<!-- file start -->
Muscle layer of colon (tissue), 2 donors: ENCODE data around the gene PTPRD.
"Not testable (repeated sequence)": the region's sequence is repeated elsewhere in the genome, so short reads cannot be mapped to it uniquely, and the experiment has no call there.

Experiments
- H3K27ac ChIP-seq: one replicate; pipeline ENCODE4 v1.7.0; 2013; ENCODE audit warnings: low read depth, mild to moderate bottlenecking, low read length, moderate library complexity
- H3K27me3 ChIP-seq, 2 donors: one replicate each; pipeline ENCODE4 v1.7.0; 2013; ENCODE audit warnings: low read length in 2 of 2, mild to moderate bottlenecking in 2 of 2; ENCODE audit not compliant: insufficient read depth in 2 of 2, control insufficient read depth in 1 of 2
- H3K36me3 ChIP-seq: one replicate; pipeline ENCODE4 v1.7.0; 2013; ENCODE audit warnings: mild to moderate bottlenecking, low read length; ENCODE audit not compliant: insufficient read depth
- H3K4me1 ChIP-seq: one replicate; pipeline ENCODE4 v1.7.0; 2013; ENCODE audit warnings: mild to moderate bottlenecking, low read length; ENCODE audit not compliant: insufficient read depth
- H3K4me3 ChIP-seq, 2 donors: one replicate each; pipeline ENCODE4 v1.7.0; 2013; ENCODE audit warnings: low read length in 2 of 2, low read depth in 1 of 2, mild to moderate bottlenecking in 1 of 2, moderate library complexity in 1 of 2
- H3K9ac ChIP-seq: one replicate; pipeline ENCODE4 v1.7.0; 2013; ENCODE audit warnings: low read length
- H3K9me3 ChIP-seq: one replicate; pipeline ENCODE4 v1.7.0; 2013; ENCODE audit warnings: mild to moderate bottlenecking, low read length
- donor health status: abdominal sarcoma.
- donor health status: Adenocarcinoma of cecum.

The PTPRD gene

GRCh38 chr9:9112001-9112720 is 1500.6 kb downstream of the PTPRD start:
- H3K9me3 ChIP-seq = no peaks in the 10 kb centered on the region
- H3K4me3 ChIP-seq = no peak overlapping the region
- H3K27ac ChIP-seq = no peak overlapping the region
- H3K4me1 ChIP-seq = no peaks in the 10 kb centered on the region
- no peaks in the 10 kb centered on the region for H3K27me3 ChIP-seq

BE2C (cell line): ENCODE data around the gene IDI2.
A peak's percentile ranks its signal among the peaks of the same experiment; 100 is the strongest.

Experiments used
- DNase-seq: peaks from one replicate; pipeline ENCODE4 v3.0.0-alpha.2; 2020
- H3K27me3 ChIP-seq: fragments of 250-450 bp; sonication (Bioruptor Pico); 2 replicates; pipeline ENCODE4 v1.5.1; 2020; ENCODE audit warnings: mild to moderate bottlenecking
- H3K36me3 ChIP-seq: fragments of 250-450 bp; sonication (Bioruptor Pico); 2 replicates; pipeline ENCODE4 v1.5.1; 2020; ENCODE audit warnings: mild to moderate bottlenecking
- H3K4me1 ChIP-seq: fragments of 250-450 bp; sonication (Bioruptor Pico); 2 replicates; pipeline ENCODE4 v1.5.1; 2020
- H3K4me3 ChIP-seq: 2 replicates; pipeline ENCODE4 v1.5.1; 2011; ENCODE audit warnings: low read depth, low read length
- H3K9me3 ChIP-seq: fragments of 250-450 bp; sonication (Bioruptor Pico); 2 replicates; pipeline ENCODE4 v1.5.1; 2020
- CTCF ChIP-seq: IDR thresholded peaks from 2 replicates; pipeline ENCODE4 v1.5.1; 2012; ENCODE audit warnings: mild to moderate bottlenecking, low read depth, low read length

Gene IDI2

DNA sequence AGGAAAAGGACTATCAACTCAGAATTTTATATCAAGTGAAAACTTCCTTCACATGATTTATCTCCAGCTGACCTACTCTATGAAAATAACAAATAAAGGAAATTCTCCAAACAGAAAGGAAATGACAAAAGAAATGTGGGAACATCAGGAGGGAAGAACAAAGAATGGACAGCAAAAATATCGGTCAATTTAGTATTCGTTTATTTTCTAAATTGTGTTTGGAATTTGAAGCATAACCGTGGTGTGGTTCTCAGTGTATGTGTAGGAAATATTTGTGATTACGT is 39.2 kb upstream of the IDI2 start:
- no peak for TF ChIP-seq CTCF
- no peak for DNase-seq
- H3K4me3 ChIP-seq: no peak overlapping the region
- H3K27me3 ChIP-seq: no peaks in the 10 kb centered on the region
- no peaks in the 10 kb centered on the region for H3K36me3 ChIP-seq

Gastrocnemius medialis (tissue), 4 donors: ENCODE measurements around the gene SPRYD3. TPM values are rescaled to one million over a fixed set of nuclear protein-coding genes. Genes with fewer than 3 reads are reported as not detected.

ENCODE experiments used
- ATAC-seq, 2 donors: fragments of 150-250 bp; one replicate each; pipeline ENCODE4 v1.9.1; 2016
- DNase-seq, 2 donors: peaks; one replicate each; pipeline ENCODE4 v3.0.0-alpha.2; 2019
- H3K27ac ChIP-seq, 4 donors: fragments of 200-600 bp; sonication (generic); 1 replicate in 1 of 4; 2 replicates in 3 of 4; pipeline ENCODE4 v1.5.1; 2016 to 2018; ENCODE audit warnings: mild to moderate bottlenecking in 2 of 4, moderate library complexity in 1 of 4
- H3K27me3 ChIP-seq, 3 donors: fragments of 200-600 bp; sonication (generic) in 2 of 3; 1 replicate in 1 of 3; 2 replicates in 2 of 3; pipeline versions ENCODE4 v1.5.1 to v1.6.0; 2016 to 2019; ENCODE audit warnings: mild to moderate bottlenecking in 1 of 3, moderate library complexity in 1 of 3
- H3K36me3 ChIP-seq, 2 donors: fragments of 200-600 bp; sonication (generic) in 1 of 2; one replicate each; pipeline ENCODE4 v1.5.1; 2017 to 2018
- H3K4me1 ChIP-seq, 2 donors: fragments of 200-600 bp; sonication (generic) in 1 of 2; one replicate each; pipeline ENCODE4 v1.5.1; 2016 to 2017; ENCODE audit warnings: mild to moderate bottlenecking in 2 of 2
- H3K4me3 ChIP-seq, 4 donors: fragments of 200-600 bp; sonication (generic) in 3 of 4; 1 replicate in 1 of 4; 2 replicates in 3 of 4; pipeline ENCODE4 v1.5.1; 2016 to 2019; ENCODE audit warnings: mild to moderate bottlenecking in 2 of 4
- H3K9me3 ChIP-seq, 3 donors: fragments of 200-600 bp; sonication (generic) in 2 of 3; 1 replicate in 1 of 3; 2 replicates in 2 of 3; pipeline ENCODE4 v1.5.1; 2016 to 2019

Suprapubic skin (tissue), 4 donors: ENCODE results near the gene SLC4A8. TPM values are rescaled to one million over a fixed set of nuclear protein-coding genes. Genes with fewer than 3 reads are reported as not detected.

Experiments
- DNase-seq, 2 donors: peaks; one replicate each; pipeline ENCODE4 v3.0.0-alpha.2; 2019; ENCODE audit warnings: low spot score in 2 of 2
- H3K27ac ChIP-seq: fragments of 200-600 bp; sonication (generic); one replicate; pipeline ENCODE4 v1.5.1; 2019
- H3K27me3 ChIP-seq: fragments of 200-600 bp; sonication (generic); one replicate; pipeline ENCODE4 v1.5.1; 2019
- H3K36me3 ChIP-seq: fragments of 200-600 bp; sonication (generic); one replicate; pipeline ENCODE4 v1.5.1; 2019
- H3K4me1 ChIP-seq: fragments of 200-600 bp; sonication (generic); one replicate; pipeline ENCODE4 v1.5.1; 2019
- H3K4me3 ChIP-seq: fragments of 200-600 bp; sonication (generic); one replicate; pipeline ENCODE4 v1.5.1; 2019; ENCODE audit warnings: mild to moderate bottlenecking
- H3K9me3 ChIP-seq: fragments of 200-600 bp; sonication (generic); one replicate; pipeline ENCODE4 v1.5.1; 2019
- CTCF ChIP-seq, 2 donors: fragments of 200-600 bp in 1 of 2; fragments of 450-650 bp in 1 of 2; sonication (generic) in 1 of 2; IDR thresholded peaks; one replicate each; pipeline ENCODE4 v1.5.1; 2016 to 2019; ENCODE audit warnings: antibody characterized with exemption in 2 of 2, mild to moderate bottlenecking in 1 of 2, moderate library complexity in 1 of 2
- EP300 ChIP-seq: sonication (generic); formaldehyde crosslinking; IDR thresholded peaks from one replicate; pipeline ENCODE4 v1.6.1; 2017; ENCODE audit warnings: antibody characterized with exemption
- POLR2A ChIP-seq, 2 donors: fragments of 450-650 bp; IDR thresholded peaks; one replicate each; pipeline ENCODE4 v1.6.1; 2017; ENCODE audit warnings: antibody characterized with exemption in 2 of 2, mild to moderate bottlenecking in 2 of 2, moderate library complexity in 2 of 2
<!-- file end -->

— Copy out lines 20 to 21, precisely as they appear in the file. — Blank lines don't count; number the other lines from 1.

BE2C (cell line): ENCODE data around the gene IDI2.
A peak's percentile ranks its signal among the peaks of the same experiment; 100 is the strongest.